So it’s dark, before dawn, on a cold open field
Full of yawning magicians, these Druids, who really
Had serious reasons for leaving their bunks
And disturbing the neighborhood’s rabbits, and skunks.
There they stand, statue-still, in this big semi-circle,
Surrounding a towering doorway of stonework.
All solemn and silent, like soldiers of corn,
Tall with anticipation this miracle morning.
Then THERE. There it is. There’s the Sun; the horizon
Is suddenly brightening, shimmering. Eyes on
The carved boulder doorway unblinking, uncertain
If some winking demon will slam shut night’s curtain.
But no. It’s the sunrise they’ve prayed for for days,
For this road made of light paved with radiant rays
Rolling right through the center of towering granite.
(The crowd’s so excited they almost can’t stan’ it.)
* * *
Movie over. We’re back from that intro to Imbolc;
Where sky was an egg and the Sun was the yolk.
It’s a festival marking the tiny remarkable
Changes of season, a hint with a sparkle
That falls in the middle—a marvelous thing—
Between Day 1 of winter and Day 1 of Spring,
Between Solstice and Equinox; blizzards and showers
Surrender to eager and brave little flowers.
* * *
Now Knowers who know things think Imbolc got started
In ancient-days Scotland and Ireland, sort of a party
To honor a powerful Goddess,
The bringer of lingering light. But the oddest
Thing is that she’s called an arrangement of names
By the Celts and the Scholars, the Christians and Pagans.
O’Kin and Mac Ancestors worshipped a “Brighid”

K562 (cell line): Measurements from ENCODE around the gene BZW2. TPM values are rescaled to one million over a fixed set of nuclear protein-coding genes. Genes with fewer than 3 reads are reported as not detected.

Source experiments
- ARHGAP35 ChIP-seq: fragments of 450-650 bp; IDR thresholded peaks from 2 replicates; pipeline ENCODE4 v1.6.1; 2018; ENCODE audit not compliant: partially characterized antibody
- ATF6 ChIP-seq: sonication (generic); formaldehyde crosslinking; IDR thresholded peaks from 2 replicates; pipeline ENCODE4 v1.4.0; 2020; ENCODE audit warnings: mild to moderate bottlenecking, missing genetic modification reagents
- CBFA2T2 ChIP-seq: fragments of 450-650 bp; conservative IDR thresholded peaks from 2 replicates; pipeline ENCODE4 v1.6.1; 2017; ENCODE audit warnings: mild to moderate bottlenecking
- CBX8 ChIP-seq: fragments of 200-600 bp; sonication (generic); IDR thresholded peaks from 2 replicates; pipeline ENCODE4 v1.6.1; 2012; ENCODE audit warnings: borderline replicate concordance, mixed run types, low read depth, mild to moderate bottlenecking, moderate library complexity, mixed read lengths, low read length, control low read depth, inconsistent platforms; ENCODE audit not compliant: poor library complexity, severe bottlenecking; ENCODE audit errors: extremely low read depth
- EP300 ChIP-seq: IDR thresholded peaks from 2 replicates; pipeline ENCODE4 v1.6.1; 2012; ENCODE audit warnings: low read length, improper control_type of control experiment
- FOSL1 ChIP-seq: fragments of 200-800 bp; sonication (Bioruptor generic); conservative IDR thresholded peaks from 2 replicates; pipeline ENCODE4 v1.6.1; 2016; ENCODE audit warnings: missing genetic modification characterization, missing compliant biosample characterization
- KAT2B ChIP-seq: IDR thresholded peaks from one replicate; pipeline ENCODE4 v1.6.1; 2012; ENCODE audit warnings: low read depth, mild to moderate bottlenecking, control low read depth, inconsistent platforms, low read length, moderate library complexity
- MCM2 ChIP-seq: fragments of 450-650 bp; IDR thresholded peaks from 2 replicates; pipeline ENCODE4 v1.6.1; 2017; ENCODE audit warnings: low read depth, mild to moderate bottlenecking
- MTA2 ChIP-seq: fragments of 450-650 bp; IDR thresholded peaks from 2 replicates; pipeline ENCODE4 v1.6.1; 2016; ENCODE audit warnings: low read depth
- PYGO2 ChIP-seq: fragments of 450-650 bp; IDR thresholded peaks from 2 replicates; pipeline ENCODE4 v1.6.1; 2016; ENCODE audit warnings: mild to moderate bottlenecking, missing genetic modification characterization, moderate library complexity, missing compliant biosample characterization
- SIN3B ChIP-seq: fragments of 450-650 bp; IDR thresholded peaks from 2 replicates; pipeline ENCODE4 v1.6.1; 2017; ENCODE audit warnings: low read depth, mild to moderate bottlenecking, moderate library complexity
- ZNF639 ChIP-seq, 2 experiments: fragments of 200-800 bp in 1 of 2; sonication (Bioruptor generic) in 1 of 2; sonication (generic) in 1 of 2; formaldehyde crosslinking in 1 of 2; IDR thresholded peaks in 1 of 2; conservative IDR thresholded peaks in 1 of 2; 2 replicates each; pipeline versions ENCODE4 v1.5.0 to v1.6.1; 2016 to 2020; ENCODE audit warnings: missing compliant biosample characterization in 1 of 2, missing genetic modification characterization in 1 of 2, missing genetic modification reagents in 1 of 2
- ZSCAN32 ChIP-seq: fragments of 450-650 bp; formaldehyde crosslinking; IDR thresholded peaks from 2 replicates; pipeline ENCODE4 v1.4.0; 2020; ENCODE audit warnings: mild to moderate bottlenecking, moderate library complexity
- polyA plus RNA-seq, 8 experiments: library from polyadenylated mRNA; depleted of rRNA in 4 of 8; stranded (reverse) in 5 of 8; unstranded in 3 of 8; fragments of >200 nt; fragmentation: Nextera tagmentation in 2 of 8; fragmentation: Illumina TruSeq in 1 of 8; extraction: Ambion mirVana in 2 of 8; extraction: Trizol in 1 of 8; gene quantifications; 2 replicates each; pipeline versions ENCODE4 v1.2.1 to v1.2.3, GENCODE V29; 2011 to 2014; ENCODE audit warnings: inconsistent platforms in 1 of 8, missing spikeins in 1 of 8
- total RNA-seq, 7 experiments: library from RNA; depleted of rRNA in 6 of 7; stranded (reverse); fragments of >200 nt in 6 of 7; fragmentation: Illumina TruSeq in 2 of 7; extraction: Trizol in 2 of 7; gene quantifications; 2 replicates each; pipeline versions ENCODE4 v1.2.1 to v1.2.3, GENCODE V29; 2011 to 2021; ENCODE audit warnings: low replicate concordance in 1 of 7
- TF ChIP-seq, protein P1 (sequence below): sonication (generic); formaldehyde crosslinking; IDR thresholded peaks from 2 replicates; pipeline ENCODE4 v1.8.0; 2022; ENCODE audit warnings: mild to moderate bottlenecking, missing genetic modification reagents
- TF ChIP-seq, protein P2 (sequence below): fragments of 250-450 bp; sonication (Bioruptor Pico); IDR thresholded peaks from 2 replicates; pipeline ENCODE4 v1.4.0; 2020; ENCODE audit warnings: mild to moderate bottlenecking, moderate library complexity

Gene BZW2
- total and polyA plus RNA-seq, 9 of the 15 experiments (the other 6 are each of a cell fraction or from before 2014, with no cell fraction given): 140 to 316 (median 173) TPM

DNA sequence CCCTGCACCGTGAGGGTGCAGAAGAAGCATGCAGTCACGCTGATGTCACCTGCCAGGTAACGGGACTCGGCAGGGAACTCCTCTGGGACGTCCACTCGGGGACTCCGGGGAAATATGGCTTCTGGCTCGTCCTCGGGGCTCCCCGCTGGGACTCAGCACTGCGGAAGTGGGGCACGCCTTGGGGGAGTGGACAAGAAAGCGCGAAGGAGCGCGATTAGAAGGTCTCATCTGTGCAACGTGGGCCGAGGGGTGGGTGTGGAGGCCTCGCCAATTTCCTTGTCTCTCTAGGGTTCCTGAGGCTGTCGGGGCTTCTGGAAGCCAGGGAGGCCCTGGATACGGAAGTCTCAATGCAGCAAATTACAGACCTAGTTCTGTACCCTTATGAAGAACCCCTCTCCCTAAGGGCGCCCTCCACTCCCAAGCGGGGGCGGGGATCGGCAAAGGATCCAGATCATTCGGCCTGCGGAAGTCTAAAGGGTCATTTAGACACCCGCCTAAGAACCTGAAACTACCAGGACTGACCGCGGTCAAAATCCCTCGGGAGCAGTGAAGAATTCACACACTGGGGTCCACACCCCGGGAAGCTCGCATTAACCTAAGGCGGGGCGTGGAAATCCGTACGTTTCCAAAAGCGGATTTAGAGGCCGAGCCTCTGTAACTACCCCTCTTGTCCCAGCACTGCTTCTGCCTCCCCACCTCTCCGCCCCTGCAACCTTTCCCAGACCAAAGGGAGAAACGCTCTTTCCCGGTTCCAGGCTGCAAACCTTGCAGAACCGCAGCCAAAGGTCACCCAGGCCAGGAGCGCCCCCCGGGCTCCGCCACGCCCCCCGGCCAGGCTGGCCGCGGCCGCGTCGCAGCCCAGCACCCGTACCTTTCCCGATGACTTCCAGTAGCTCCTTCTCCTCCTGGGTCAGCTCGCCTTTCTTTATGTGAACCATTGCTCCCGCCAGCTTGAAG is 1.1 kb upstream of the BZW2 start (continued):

(You end it with D, but the rest spins like “Fidget.”)
For church goers nowadays Brighid’s a saint;
She’s a clever-girl Goddess so who says she ain’t?
And traditional speakers of Scottish and Irish.
Their tag for her? Well, there’s a lot to admire-ish:
Written, it’s “Bride” or it’s “Brid,” pronounced Breed.
Like the bird that you feed with a sunflower seed.
Back then folks believed Brighid-the-Good-Witch at Imbolc
Would come in the night and leave blessings in bulk.
And since wintertime weather kept people at home,
Any “Breed” celebrating—a story or poem—
Was performed by the fireplace (wonderful smell):
Be it songs from the youngest (her voice like a bell),
Or a jig from the Grandmama (nimble no longer),
Or lighting of candles so summer grows stronger.
On nice afternoons, in the warm of midday,
One might visit a Holy Well, (formerly Faeries’)
And walk round it “sunwise,” that’s clockwise, to strengthen
The change of the season, the days as they lengthen.
* * *
Rejoice that it’s Imbolc. We made it. We won!
And we welcome—at last!—extra seconds of Sun.
Ted Enik © 2022